Fallen Martyr - "Shadows" (CD)
"Shadows" track listing:
1. Revelry and Reverence (7:30)
2. Wake up, Its Time (5:00)
3. Therian Premonition (5:09)
4. Doubt (5:55)
5. The Restless King (4:08)
6. Passing through the Veil of The Exterior World (7:50)
7. Body of Light (6:06)
8. Invocation (2:43)
9. Cognitive Dissonance and the Children of Hamelin (6:59)
10. The 8th Circle (6:26)
11. Soul Left Bare (6:19)
12. (Cast Me Out) (7:30)
Reviewed by xFiruath on June 6, 2012
After the underappreciated EP “The Six Roots of True Will” (a release that has weathered the passage of years very well and can easily grow on a listener over time), Fallen Martyr is finally now unleashing a debut full-length with label support. Trying out new blends of musical styles and evolving the base sound, “Shadows” is an eclectic album that may not be quite what fans were expecting. Although good overall, the album is a seriously mixed bag, as the group unmistakably forges ahead in some areas, but then seems to take a few steps backwards in others.
Opening track “Revelry and Reverence” starts, with no warning, in the middle of a blistering guitar riff, almost like there was supposed to be an intro there that somehow got cut out. Despite the jarring introduction, the track is a solid introduction to the basic style of music that will be heard throughout the album: a melodic mix of the extreme and the clean, swinging between death and thrash with a good deal of prog influence.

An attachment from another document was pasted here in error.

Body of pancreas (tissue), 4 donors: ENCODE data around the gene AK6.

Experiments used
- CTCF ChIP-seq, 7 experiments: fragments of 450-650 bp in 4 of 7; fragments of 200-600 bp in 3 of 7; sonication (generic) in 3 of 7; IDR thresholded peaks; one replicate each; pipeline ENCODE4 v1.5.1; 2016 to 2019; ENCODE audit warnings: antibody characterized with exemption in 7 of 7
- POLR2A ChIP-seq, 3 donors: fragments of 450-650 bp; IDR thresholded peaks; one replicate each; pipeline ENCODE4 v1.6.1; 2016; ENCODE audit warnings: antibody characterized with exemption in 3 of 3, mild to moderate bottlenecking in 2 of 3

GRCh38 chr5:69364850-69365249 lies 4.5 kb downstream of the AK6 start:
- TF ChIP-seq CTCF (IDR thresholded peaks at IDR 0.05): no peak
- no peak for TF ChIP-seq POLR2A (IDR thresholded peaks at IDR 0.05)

Songs like “Cognitive Dissonance and the Children of Hamelin” will be familiar territory for fans, sounding much like what was found on the previous EP, but with a few new touches like piano and some different approaches to the clean vocals. Much of the rest of “Shadows” heads out in unexpected directions, however. “The Restless King” uses a purposefully scratchy, lo-fi sound and acoustic guitars to create a fascinating atmosphere, but unfortunately the annoying backing vocals tank the experiment. The same goes for the whining background “oooohs” coupled with ambient sounds on “The 8th Circle.” At six and a half minutes the song is kind of overkill, and could have easily just been an interlude. The wailing vocals and scratchy sounds from “The Restless King” return on closing track “Cast Me Out,” and the high pitched singing accompanied by ever-faster guitar work is almost unintentionally humorous.
It’s hard to fault the band too much for experimenting with sounds, however. The album is pretty much always trying something new and different, and while it doesn’t always work well (the random lo-fi black metal blast beats over clean vocals on “Soul Left Bare”), on the flipside it does lead to some spectacular results (the random appearance of techno on “Cognitive Dissonance…” or the chanting and electronic sounds on “Doubt”).
“Shadows” is overall less focused than the earlier and shorter EP release, showcasing a wider range of sounds as Fallen Martyr finds its footing in the world of full-length albums. It’s cool to hear the band expand its range and try new things, but unfortunately “Shadows” is much less cohesive than “The Six Roots of True Will” and ends up more like a collection of songs than a complete album.
Highs: More of the melodic mix of extreme and clean heard on previous releases, and some daring experimentation.
Lows: The annoyingly whiny vocals on several tracks really detract from the experience, the album is overall disjointed, and the sound quality is a bit rough.
Bottom line: Fallen Martyr experiments with new sounds on the band's debut full-length, succeeding in some areas but failing in others.
Get more info including news, reviews, interviews, links, etc. on our Fallen Martyr band page.